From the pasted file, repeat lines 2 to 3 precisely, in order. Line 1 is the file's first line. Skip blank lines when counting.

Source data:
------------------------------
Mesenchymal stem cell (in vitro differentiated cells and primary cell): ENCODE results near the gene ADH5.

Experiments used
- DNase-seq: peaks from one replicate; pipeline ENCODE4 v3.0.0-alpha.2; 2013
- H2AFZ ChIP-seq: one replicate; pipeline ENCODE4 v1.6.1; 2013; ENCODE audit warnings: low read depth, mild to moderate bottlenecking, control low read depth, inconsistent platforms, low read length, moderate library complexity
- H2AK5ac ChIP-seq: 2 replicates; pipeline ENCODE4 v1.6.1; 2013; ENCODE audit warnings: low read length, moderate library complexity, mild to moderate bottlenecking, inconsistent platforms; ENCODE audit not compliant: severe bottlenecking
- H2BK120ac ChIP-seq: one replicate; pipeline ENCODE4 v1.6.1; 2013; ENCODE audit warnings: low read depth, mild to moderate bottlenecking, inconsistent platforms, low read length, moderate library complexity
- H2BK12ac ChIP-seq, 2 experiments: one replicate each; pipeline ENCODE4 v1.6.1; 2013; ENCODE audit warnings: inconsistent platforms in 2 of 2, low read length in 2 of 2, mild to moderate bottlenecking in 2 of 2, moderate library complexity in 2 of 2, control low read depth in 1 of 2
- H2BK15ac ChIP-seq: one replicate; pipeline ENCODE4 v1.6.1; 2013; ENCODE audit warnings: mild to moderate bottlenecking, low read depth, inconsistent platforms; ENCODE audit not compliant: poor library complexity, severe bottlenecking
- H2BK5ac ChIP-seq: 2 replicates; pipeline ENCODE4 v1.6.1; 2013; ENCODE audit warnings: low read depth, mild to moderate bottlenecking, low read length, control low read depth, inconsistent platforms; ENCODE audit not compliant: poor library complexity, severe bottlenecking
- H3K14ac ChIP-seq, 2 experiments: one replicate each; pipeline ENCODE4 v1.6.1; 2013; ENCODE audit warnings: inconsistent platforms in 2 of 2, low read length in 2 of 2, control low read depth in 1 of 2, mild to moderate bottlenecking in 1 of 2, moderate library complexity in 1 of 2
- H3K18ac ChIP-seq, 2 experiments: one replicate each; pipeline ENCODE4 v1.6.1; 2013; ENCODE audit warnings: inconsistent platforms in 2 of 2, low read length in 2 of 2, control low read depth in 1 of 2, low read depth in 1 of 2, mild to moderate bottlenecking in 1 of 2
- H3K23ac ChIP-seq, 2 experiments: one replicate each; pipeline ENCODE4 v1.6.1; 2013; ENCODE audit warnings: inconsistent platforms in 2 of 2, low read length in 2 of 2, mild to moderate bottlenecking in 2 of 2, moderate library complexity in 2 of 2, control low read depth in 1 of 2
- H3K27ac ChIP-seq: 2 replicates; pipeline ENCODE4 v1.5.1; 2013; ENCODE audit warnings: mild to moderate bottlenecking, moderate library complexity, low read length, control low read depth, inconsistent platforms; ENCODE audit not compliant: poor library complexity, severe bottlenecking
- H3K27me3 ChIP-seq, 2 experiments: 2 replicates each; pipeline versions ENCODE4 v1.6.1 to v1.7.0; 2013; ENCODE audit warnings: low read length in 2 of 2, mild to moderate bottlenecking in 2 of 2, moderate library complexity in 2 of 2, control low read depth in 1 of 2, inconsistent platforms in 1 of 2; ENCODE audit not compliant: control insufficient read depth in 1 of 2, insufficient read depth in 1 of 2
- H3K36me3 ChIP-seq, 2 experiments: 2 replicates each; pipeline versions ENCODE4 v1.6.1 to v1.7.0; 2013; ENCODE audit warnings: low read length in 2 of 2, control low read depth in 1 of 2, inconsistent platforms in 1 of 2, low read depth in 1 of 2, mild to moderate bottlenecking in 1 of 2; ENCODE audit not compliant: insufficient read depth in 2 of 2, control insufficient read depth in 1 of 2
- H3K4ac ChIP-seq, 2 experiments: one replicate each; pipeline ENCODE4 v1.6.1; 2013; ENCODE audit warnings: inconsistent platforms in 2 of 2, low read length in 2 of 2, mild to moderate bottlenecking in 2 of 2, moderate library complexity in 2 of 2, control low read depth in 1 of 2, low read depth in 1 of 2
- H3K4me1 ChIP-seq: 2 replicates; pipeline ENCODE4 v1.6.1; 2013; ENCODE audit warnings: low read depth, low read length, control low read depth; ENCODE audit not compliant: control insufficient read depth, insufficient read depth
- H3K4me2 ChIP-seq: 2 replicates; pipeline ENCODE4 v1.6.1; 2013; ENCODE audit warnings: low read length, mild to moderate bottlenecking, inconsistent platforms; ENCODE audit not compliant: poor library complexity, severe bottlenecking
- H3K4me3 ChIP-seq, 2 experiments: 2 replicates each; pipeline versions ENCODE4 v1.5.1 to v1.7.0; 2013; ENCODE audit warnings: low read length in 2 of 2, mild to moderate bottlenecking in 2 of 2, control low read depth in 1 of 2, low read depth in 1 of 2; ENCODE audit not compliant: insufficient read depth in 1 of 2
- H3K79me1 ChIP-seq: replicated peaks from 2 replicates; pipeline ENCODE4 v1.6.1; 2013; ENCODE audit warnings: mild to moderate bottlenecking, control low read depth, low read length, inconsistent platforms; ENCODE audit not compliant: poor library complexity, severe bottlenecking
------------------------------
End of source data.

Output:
Experiments used
- DNase-seq: peaks from one replicate; pipeline ENCODE4 v3.0.0-alpha.2; 2013